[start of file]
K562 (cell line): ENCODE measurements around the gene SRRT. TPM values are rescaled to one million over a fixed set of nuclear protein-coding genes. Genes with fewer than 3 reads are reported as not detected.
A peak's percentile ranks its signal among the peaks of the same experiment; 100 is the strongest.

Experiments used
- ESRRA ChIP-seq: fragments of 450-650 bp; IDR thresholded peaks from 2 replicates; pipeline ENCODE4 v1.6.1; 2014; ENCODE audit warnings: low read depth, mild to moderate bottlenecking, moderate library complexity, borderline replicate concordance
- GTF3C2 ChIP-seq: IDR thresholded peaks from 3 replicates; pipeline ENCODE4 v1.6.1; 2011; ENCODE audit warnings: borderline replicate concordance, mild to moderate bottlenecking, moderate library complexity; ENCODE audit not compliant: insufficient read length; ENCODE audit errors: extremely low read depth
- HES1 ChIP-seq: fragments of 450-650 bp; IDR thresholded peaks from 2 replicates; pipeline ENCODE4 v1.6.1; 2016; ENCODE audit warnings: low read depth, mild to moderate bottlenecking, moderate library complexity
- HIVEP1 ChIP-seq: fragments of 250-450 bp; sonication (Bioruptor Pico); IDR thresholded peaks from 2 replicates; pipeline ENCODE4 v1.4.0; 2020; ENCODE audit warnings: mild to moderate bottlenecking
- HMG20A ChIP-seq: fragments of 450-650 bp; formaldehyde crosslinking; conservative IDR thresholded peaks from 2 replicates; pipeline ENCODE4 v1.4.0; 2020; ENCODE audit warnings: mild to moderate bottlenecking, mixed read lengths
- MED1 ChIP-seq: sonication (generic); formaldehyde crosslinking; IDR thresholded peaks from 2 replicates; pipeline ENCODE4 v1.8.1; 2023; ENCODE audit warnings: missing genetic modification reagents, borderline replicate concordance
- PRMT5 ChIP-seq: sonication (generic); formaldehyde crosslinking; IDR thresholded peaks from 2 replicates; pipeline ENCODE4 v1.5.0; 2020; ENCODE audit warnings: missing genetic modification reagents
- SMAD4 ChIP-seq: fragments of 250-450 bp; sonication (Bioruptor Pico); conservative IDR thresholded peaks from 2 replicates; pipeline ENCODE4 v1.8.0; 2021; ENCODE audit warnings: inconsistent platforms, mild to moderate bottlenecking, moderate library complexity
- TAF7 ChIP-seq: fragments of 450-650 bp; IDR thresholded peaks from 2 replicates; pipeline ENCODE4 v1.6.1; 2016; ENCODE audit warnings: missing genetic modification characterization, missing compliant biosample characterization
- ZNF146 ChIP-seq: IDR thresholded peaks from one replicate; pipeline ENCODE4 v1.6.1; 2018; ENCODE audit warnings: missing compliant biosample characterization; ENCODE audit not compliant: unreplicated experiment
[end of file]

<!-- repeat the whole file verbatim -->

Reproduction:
K562 (cell line): ENCODE measurements around the gene SRRT. TPM values are rescaled to one million over a fixed set of nuclear protein-coding genes. Genes with fewer than 3 reads are reported as not detected.
A peak's percentile ranks its signal among the peaks of the same experiment; 100 is the strongest.

Experiments used
- ESRRA ChIP-seq: fragments of 450-650 bp; IDR thresholded peaks from 2 replicates; pipeline ENCODE4 v1.6.1; 2014; ENCODE audit warnings: low read depth, mild to moderate bottlenecking, moderate library complexity, borderline replicate concordance
- GTF3C2 ChIP-seq: IDR thresholded peaks from 3 replicates; pipeline ENCODE4 v1.6.1; 2011; ENCODE audit warnings: borderline replicate concordance, mild to moderate bottlenecking, moderate library complexity; ENCODE audit not compliant: insufficient read length; ENCODE audit errors: extremely low read depth
- HES1 ChIP-seq: fragments of 450-650 bp; IDR thresholded peaks from 2 replicates; pipeline ENCODE4 v1.6.1; 2016; ENCODE audit warnings: low read depth, mild to moderate bottlenecking, moderate library complexity
- HIVEP1 ChIP-seq: fragments of 250-450 bp; sonication (Bioruptor Pico); IDR thresholded peaks from 2 replicates; pipeline ENCODE4 v1.4.0; 2020; ENCODE audit warnings: mild to moderate bottlenecking
- HMG20A ChIP-seq: fragments of 450-650 bp; formaldehyde crosslinking; conservative IDR thresholded peaks from 2 replicates; pipeline ENCODE4 v1.4.0; 2020; ENCODE audit warnings: mild to moderate bottlenecking, mixed read lengths
- MED1 ChIP-seq: sonication (generic); formaldehyde crosslinking; IDR thresholded peaks from 2 replicates; pipeline ENCODE4 v1.8.1; 2023; ENCODE audit warnings: missing genetic modification reagents, borderline replicate concordance
- PRMT5 ChIP-seq: sonication (generic); formaldehyde crosslinking; IDR thresholded peaks from 2 replicates; pipeline ENCODE4 v1.5.0; 2020; ENCODE audit warnings: missing genetic modification reagents
- SMAD4 ChIP-seq: fragments of 250-450 bp; sonication (Bioruptor Pico); conservative IDR thresholded peaks from 2 replicates; pipeline ENCODE4 v1.8.0; 2021; ENCODE audit warnings: inconsistent platforms, mild to moderate bottlenecking, moderate library complexity
- TAF7 ChIP-seq: fragments of 450-650 bp; IDR thresholded peaks from 2 replicates; pipeline ENCODE4 v1.6.1; 2016; ENCODE audit warnings: missing genetic modification characterization, missing compliant biosample characterization
- ZNF146 ChIP-seq: IDR thresholded peaks from one replicate; pipeline ENCODE4 v1.6.1; 2018; ENCODE audit warnings: missing compliant biosample characterization; ENCODE audit not compliant: unreplicated experiment